The majority of seizures end spontaneously within two to three minutes.

The timing of the seizure in relation to sleep is also important to determine.

Laboratories — Blood glucose should be checked in all patients with a first seizure. Other laboratory evaluations that are appropriate for the evaluation of seizure include

       i.          Electrolytes (sodium and potassium)

      ii.          Calcium, Magnesium

     iii.          Complete Blood Count

     iv.          Renal function tests

      v.          Liver function tests

     vi.          Urinalysis, and

    vii.         Toxicology screens

Electroencephalography (EEG) — The EEG is an essential study in the diagnostic evaluation of epileptic seizures. If abnormal, the routine, interictal EEG may aid in supporting the diagnosis of epileptic seizures and may also suggest whether a patient has generalized or focal seizures

Although, routine EEG demonstrates epileptiform abnormalities in approximately 25 percent of patients.

Use of sleep deprivation and provocative measures during the test, such as hyperventilation and intermittent photic stimulation, increases the yield.

However, a normal EEG does not rule out epilepsy.

Neuroimaging — A neuroimaging study should be performed in all adults with a first seizure to evaluate for a culprit structural brain abnormality.

Magnetic resonance imaging (MRI) is preferred over computed tomography (CT) because it has superior sensitivity for detecting a variety of acute and remote causes of seizure and epilepsy, including infarcts, tumours, mesial temporal sclerosis, and cortical dysplasia.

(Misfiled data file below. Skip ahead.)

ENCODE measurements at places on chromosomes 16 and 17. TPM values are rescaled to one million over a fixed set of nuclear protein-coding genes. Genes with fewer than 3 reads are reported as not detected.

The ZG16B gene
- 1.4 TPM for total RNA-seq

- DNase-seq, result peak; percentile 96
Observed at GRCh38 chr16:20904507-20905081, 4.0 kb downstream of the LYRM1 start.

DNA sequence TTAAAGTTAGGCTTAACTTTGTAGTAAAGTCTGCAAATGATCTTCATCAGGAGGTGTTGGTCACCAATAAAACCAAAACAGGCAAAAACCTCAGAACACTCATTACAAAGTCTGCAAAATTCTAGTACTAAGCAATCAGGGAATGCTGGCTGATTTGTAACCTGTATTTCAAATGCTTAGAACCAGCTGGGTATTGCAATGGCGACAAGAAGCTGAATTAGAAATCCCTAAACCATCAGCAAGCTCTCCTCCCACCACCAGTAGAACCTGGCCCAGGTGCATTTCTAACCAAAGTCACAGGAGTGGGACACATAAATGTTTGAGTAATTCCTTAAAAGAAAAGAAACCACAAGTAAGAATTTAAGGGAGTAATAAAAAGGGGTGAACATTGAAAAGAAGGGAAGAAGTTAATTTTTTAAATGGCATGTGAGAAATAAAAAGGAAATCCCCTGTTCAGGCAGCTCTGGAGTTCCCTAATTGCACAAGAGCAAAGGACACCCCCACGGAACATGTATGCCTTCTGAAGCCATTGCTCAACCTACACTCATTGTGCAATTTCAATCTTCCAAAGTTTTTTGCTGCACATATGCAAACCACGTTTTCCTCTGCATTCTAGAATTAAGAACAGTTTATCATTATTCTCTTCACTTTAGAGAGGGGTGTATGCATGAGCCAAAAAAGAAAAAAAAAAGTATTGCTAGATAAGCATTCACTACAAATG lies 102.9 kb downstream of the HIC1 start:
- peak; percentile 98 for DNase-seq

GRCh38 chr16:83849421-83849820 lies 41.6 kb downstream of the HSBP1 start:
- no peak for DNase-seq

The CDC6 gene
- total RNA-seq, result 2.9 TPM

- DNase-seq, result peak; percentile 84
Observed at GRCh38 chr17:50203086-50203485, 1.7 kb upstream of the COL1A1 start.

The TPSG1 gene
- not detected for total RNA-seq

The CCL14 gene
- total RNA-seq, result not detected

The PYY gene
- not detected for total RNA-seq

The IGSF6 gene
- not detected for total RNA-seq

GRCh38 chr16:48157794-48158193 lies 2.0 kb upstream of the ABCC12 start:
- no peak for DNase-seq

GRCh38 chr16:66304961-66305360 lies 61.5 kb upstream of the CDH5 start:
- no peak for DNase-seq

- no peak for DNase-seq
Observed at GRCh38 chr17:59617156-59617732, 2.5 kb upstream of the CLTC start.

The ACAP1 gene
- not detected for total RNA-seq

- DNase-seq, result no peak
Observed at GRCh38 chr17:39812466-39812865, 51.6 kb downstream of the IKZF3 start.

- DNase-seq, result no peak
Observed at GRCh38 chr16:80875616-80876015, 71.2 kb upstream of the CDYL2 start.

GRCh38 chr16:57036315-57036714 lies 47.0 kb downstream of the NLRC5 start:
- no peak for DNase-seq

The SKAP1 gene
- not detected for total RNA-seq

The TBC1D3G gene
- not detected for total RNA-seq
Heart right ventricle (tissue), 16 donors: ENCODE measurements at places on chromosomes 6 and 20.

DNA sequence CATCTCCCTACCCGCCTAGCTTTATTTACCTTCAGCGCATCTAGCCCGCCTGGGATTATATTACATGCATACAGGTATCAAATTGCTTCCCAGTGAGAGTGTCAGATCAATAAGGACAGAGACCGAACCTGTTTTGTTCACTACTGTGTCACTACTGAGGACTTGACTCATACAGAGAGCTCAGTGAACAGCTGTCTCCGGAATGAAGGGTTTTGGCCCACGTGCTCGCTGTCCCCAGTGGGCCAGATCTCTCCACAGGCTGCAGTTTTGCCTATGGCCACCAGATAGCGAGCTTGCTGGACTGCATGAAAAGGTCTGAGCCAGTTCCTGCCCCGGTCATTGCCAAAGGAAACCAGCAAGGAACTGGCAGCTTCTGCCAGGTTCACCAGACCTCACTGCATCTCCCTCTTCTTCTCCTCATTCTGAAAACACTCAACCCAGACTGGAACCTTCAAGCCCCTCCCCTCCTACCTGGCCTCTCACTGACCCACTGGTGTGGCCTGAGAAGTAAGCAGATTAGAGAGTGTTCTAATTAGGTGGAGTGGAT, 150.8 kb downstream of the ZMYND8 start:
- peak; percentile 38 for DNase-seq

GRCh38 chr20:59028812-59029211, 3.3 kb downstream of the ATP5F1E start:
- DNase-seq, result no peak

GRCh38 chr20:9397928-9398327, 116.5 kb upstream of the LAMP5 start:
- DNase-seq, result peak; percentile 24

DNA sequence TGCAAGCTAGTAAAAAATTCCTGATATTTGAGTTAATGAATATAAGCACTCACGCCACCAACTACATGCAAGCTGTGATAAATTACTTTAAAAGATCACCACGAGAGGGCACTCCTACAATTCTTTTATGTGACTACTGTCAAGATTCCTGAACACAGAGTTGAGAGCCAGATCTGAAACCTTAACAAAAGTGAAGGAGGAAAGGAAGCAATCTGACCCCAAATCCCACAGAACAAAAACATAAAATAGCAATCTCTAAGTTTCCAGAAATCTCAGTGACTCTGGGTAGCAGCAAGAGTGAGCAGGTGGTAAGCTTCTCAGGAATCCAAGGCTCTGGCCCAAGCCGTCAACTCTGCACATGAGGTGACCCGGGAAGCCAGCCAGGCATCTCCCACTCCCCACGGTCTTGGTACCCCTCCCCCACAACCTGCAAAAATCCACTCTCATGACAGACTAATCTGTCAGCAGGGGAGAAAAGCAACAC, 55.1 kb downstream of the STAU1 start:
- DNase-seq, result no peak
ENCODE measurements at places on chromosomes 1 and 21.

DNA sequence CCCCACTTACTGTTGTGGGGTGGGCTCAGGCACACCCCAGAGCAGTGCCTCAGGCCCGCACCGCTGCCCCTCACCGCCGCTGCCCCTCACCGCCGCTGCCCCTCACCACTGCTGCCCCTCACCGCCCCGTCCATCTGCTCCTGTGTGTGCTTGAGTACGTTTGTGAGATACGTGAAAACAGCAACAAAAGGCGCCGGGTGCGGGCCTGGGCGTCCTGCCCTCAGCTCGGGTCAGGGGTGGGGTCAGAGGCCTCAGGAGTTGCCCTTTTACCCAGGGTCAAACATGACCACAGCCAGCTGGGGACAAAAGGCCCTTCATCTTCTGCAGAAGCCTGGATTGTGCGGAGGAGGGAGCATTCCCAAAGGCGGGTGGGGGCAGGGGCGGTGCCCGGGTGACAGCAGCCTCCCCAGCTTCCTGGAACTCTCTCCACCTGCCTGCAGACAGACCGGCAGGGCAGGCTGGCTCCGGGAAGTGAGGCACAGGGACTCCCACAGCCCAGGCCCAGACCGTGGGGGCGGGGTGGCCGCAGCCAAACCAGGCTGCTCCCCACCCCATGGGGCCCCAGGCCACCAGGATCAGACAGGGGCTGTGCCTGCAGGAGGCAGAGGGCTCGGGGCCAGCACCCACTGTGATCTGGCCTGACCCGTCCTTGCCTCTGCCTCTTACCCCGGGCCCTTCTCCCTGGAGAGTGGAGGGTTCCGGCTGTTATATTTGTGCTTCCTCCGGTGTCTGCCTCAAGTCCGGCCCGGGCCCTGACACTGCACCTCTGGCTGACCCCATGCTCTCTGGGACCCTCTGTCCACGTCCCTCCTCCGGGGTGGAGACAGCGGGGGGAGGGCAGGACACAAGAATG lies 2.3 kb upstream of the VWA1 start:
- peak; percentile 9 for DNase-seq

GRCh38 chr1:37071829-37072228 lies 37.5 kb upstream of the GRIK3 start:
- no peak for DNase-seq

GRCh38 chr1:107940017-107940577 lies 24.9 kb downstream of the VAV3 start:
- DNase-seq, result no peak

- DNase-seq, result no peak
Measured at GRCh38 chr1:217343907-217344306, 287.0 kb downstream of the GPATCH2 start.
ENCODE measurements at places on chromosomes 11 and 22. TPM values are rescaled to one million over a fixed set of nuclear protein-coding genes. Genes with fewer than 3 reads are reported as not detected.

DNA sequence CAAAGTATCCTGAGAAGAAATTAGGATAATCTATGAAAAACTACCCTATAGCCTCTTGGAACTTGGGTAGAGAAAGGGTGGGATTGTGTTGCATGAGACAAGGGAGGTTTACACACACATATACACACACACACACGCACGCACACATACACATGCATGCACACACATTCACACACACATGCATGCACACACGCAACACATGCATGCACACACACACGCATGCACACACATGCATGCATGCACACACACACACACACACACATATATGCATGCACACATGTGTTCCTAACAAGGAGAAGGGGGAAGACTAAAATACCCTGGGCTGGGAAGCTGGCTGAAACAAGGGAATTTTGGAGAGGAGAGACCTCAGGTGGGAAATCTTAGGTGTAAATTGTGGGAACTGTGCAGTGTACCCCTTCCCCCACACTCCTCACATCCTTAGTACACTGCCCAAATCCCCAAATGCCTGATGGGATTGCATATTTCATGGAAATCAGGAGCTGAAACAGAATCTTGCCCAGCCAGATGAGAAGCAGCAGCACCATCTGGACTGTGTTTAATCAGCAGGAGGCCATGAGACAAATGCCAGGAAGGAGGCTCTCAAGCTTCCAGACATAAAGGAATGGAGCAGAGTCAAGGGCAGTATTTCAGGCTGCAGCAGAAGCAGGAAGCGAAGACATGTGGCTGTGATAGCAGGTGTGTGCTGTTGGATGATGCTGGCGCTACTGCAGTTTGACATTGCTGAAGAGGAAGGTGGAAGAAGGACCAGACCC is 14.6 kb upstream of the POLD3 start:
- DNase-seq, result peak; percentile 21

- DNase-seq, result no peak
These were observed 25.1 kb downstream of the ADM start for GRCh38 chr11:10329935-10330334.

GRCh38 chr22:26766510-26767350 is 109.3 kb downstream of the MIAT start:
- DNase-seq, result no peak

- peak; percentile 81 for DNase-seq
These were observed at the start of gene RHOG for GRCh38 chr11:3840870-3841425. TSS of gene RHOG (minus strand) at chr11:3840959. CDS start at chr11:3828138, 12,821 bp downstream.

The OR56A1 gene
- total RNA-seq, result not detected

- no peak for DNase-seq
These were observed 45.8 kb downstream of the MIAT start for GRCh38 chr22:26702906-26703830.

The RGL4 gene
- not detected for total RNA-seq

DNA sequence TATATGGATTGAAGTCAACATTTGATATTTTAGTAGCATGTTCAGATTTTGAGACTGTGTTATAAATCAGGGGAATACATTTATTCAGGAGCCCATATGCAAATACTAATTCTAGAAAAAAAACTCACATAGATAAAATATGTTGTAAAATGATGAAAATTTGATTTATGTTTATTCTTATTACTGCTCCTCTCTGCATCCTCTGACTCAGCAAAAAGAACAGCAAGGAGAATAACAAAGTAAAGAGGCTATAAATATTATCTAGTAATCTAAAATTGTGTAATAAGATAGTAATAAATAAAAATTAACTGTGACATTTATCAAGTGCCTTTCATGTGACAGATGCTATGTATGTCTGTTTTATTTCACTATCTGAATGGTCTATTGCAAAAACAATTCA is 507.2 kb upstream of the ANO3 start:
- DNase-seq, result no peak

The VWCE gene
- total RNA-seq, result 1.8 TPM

What is the treatment of epilepsy?

Early post-seizure management — Most seizures remit spontaneously within two minutes and rapid administration of a benzodiazepine or antiseizure medication is not required.

Seizures that last longer than 5 to 10 minutes or serial clinical seizures without an interictal return to baseline consciousness meet the definition of status epilepticus, such patients need immediate hospitalisation and treatment with intravenous benzodiazepines and anti-seizure medications.

When to start antiseizure medication therapy — The decision whether to start antiseizure medication therapy immediately after a first seizure depends on multiple factors, including the probability that the event represented a seizure, the suspected or confirmed cause of the seizure based on the initial evaluation, the stability of the patient, and the estimated risk of recurrent seizure.

Approximately one-third of patients will have a recurrent seizure within five years, and the risk is increased 2- to 2.5-fold in association with any of the following factors:

1)     Epileptiform abnormalities on EEG

2)     Symptomatic cause, as identified by clinical history or neuroimaging (e.g., brain tumor, brain malformation, prior central nervous system infection)

3)     Abnormal neurologic examination, including focal findings and intellectual disability

4)     A first seizure that occurs during sleep

Indications for hospitalization — Hospitalization may be required for patients who

1)     Have a first seizure associated with a prolonged postictal state

2)     Status epilepticus

3)     The presence of a neurologic or systemic illness or insult requiring additional evaluation and treatment

4)     Incomplete recovery, or

5)     Serious seizure-related injury

Driving — Most if not all require at least some period of abstinence from driving after a seizure or other event associated with loss or alteration of consciousness.